Women’s Health: birth-control basics
Feb 16,2007 00:00 by Douglas W. Laube, MD, MEd

More than 38 million women in the US—about 64% of women of childbearing age—practice some form of contraception.  All women should know what their contraceptive options are, how they work, and how they meet different lifestyle needs.

 

Dr. Laube is President of The American College of Obstetricians and Gynecologists. 

Birth control falls into five main categories—hormonal contraception, barrier methods, intrauterine device (IUD), sterilization, and natural family planning.  For maxium effectiveness, hormonal, barrier, and natural family planning methods all must be used consistently and correctly every time, while IUDs and sterilization do not require further action from the patient.  Here’s some basic information on each method:

Birth control pills, injections, vaginal rings, skin patches, and implants are all types of hormonal contraception, which rely on hormones to prevent ovulation.  These hormones also cause changes in the cervical mucus and uterus to help prevent pregnancy. 

Barrier methods, such as male and female condoms, spermicides, diaphragms, sponges, and cervical caps, provide either a physical or chemical barrier to the sperm reaching the egg. 

The IUD is a small T-shaped device that is inserted into the uterus by a physician.  Both copper and hormonal IUDs cause a reaction inside the uterus and fallopian tubes that makes it difficult for the egg to be fertilized and also reduces sperm’s ability to fertilize the egg.  Additionally, hormonal IUDs cause changes in the cervical mucus and uterus, much like other hormonal methods.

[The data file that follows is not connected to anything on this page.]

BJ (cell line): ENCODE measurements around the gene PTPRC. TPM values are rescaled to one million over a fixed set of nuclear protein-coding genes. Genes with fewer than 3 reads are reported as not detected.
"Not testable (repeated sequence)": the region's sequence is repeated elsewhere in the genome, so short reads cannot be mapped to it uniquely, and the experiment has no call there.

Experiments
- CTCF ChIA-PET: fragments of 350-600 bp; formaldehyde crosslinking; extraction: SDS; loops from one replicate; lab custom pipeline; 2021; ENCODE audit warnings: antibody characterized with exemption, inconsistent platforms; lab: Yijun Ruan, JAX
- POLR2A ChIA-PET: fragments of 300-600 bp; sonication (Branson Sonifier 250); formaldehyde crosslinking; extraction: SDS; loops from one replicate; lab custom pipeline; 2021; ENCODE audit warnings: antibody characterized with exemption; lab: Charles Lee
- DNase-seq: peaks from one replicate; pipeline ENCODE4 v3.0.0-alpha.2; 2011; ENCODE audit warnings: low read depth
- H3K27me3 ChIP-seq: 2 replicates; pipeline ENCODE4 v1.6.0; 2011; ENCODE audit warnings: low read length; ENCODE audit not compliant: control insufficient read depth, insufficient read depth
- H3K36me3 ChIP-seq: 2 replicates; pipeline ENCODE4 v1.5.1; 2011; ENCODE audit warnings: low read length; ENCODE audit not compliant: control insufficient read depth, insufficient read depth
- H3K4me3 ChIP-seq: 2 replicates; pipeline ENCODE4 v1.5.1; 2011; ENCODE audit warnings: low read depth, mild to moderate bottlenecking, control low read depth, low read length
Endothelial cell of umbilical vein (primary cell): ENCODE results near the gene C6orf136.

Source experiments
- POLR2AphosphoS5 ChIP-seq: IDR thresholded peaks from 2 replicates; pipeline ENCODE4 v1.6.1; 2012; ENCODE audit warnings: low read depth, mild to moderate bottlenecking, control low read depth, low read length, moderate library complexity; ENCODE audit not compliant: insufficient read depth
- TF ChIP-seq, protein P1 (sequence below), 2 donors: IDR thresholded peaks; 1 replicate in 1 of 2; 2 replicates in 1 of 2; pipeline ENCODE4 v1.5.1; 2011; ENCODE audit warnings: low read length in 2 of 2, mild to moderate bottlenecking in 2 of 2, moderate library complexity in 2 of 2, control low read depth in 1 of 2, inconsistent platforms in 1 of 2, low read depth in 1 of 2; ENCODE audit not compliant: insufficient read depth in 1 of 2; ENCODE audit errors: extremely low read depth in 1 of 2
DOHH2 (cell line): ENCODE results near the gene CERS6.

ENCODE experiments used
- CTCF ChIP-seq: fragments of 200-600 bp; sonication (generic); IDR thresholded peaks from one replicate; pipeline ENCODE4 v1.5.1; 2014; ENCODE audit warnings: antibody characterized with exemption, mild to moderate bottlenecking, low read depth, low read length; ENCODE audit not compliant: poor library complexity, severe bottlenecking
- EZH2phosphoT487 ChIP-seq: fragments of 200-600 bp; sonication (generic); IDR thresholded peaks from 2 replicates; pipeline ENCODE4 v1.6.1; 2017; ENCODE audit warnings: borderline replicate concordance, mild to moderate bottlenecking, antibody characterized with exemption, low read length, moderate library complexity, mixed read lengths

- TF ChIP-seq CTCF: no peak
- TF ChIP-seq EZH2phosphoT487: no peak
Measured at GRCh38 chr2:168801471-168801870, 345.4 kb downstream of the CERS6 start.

Tubal sterilization in women and vasectomy in men permanently block the pathways of egg and sperm.  These are usually surgical procedures, but women can talk to their ob-gyns about a newer, non-surgical tubal sterilization method. 

Natural family planning uses a variety of methods that do not rely on drugs or devices.  A woman’s menstrual cycle is used to plan sex around times when the likelihood of pregnancy is lowest. 

Women should talk to their ob-gyn about risks and benefits, effectiveness, and convenience of their current birth control method at least annually, and reevaluate contraceptive options at times of major life changes, such as right after the birth of a child or during perimenopause.

For more information, the Patient Education Pamphlet “Birth Control” is available at www.acog.org/publications/patient_ education/bp005.cfm

About the author:  Dr. Laube is President of The American College of Obstetricians and Gynecologists.